Climate change denial

Sources, actors and strategies

Authored by: Riley E. Dunlap , Aaron M. McCright

Routledge Handbook of Climate Change and Society

Print publication date:  July  2010
Online publication date:  July  2010

Print ISBN: 9780415544764
eBook ISBN: 9780203876213
Adobe ISBN: 9781135998509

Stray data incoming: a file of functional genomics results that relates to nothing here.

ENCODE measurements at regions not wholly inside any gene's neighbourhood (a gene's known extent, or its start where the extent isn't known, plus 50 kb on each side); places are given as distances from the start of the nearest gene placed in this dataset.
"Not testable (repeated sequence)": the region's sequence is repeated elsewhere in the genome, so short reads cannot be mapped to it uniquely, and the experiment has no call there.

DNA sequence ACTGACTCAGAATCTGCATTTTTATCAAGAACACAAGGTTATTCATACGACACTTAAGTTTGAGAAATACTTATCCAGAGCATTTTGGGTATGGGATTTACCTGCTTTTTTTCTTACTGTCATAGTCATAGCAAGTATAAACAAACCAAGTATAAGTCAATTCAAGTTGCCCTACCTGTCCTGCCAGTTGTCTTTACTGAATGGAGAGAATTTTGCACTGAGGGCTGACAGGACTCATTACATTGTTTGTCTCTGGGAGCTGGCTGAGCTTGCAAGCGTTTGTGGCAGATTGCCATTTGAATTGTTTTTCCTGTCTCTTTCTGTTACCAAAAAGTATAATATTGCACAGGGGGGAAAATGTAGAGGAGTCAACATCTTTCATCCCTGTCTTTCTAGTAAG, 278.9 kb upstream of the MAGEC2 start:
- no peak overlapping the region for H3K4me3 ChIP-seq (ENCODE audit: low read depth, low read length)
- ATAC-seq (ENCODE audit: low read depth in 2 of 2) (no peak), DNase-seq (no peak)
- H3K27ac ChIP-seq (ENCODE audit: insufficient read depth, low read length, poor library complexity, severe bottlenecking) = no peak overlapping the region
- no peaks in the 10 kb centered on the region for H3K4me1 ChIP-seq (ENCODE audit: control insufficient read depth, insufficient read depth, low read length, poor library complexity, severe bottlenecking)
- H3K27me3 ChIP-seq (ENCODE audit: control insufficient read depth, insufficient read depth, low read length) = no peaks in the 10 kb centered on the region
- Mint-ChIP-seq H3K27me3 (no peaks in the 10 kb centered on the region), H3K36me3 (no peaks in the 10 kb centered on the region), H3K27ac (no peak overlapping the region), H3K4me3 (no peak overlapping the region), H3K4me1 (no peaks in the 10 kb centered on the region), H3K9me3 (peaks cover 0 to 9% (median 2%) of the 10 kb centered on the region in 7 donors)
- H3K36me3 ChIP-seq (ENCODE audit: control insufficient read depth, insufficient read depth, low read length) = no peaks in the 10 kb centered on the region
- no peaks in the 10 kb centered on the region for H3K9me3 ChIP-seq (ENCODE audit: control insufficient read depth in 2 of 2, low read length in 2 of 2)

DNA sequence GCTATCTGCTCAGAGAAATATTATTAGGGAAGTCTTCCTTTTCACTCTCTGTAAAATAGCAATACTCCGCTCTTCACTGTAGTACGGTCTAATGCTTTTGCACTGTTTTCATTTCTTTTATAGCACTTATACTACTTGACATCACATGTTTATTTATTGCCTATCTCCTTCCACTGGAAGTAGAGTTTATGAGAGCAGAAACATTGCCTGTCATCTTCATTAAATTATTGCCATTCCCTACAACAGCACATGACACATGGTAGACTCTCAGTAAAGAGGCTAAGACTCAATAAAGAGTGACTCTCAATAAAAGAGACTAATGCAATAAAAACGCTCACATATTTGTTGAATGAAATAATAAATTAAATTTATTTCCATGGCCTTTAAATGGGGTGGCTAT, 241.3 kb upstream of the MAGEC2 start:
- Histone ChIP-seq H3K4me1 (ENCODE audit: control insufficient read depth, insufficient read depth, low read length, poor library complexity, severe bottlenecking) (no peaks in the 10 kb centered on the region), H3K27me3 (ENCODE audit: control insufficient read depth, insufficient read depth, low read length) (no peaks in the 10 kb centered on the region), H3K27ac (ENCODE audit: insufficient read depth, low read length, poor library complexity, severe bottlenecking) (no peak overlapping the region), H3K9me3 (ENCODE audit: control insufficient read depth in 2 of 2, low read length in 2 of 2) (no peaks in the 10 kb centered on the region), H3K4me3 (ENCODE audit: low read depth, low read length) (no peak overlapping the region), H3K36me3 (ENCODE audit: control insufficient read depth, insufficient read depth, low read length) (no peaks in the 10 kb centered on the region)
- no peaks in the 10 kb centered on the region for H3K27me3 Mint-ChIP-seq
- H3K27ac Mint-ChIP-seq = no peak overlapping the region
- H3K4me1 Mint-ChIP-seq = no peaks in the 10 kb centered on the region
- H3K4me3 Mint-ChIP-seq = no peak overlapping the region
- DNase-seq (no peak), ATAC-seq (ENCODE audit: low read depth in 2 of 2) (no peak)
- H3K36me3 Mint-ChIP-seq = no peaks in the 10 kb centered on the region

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Climate change denial has taken various forms over the past two decades – including the denial of global warming, the denial of its anthropogenic sources and the denial of its seriousness – as climate science and socio-political contexts have evolved. While it originated in the US, climate change denial has spread gradually to a range of nations, creating something of an international movement. Initially funded primarily by the fossil fuels industry (Gelbspan 1997), over time conservative foundations and think-tanks have become major supporters and promoters of climate change denial. Conservative think-tanks in particular have facilitated and promoted the efforts of a small number of ‘contrarian’ scientists in an effort to provide the forces of denial with the guise of scientific credibility, magnifying the visibility and impact of the contrarians’ views (McCright and Dunlap 2000, 2003). The activities of the contrarians have supplied vital ammunition for attacking mainstream climate science, symbolised by the Inter-governmental Panel on Climate Change (IPCC), and thus the scientific underpinnings of calls for policy-making to deal with climate change (Begley 2007).

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